Wave Soldering – Complete Guide

There are different techniques used in soldering. However, the basic purpose remains the same. Soldering is the process of connecting two metals by melting a solder.

All the techniques may not be suitable for all purposes. Where one technique fails, another technique produces effective soldering and creates strong joints between metals.

Wave soldering is one such technique that uses a wave of solder to assemble the PCBs. It is a bulk soldering process and is mostly used for commercial purposes.

The main advantage of wave soldering is it is fast and can solder bulk quantities of PCBs in a short time. Besides, the [process is affordable and it produces solid joints.

The following article explains the process of wave soldering, its advantages, and its practical applications.

What Exactly is Wave Soldering?

Wave soldering is the process of soldering the printed circuit board by passing it over a wave of solder.

The wave soldering process can solder a complete board in a few seconds. Besides, it produces joints that are solid than the conventional soldering process. The joints are stable both electrically and mechanically.

It is due to these reasons that wave soldering is preferred for assembling PCBs on a large scale for commercial purposes.

You can use the wave soldering process for both hole-mounted components and surface-mounted components.

But, the latest methods like infra-red reflow soldering is more suitable for surface mounted components on PCB. Hence, the use of wave soldering has considerably decreased in the last few years.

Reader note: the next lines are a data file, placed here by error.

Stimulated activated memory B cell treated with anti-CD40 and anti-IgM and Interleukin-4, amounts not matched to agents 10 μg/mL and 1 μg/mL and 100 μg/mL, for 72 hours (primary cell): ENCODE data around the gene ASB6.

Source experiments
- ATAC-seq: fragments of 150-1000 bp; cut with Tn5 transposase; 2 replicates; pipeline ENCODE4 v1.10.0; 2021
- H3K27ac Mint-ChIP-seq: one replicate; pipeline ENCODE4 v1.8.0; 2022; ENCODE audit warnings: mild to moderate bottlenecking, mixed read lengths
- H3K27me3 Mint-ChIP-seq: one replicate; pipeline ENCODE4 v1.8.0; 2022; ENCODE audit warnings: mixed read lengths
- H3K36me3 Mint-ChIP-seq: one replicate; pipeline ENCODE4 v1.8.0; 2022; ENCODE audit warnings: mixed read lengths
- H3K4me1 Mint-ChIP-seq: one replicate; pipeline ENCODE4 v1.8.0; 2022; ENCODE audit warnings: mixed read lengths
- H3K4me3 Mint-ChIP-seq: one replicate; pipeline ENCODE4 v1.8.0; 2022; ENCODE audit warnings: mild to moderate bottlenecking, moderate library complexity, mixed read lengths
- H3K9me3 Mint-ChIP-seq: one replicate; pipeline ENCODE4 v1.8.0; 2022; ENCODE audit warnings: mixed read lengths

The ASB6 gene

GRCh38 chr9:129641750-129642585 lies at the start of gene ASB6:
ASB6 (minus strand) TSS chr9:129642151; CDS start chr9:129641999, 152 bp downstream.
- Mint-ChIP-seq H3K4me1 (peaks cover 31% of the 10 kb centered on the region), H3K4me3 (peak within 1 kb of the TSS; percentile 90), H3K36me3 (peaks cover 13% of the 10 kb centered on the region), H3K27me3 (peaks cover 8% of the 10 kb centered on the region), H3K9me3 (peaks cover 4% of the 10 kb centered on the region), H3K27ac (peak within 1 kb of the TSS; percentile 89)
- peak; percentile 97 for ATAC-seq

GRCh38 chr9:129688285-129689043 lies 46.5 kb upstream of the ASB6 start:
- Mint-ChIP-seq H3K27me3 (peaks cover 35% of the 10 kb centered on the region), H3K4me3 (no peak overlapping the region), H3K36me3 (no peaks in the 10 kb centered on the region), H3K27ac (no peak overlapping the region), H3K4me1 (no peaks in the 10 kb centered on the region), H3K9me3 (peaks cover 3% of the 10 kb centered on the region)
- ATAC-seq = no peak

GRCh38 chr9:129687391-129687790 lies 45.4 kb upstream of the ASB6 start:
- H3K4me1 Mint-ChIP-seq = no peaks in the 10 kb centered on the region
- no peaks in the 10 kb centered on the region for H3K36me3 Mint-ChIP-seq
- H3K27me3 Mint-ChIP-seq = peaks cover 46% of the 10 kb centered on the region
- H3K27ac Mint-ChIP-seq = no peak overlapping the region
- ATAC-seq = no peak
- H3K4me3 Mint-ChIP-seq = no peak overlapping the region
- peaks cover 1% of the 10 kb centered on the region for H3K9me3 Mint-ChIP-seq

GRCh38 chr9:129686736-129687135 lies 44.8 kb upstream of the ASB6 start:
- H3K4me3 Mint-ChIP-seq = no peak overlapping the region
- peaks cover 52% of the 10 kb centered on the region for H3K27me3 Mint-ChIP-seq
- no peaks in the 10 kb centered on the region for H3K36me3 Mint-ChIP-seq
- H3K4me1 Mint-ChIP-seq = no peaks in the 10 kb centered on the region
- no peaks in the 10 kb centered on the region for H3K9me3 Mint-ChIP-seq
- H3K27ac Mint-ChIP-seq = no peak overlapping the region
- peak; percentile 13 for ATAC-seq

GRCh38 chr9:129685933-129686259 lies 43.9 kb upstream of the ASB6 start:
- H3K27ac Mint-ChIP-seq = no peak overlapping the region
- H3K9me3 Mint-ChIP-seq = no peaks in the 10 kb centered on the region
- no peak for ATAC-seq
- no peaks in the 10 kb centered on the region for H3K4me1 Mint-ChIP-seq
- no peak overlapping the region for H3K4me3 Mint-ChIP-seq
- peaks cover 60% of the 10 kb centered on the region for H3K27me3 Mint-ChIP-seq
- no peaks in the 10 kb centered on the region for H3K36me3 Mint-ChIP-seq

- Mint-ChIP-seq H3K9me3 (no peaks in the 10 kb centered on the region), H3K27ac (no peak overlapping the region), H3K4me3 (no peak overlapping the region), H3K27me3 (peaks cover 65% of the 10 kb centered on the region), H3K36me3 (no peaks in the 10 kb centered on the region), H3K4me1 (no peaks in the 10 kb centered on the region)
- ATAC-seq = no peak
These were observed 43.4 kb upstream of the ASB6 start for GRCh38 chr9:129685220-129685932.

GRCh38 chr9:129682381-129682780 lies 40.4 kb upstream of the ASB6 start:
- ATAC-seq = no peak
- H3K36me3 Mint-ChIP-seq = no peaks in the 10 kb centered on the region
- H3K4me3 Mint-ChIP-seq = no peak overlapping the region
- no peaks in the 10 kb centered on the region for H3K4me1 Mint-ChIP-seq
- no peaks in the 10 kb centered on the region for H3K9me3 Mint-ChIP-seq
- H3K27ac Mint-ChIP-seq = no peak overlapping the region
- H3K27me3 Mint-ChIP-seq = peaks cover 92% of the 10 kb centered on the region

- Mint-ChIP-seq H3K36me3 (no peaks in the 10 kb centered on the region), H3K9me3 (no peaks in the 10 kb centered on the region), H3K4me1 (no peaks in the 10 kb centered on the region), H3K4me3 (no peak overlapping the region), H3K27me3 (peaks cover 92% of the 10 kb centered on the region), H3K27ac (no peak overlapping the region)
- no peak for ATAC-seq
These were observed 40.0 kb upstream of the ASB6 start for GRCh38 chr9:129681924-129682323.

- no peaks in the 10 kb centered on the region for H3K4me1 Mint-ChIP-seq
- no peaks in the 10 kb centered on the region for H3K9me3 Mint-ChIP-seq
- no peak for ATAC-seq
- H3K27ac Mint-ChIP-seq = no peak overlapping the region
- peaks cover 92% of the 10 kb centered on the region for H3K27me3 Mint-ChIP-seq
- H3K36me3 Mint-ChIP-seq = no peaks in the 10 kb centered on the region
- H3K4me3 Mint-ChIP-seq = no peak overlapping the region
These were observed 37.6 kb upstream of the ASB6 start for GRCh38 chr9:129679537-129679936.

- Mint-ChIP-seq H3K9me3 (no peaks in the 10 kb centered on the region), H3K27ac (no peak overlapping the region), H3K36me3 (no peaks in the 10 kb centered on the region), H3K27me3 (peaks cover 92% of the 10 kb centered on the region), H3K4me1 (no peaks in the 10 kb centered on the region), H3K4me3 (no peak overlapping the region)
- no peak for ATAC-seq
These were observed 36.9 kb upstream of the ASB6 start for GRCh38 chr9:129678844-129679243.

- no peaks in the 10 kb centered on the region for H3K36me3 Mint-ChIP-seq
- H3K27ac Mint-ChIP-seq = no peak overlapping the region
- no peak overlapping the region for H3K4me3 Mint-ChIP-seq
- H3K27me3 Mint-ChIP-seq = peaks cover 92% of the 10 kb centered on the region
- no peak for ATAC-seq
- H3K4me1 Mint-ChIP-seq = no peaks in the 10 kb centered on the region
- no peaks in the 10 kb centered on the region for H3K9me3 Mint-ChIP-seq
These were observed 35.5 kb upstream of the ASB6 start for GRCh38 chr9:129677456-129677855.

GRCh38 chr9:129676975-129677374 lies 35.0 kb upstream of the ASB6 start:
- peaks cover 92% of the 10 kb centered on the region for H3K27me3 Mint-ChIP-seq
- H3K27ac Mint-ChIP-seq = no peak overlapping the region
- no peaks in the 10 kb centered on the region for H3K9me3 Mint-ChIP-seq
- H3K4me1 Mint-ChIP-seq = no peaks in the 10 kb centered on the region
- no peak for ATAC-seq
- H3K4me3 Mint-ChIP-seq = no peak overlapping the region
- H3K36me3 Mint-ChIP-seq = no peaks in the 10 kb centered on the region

Pros of Wave Soldering

  • It is suitable for THT (Through Hole Technology) assembly
  • It solders PCBs within a few seconds
  • It is preferable for mass assembly of commercial PCBs
  • It is very affordable
  • It initiates less warpage
  • It produces strong joints both mechanically and electrically

Wave Soldering Machine

In the wave soldering machine, the solder is kept on a heated tank. The tank has to be maintained at the required temperature throughout the soldering process.

Inside the tank, the solder is set up in the form of waves. PCBs pass over the waves in a way just their underside contacts the solder wave. You should set the height of the soldering wave so that it does not flow over the top side of the board. Otherwise, the solder will flow all over the board.

Metal fingers hold the board tightly on a conveyor during this process. The metal fingers have a high melting point so that they can withstand the temperature and the solder. Titanium is one of the most commonly used metals for this purpose.


There are two main steps involved in processing electronics PCBs using a wave soldering machine. They are as follows,

Solder Resist Layer

The first step is to coat a layer of solder mask or solder resists over the PCB. The solder mask protects the PCB from oxidation and prevents the solder bridge.

The solder mask covers all areas of the PCB except the parts where you need to solder the copper pads.

In most cases, the solder mask is in green color which increases the copper pads’ visibility. But depending on the design of the end product, the solder mask color can be selected to complement the appearance of the overall product.

Blue and red are the other common colors that the solder mask comes in.

Pad Spacing

While coating the solder mask, you have to ensure that there is enough space between the solder pads.

If two solder pads are close to each other, it may cause a solder bridge. A solder bridge is a connection formed by two solder pads that were not meant to be connected. This unintentional connection can lead to short circuits.

Besides, you have to consider the direction of the solder wave and the board direction. Solder bridges are prone to occur frequently in the direction of solder flow.

So, solder pads in the direction of solder the wave should have more spacing between them than the pads that are located at right angles to the solder wave.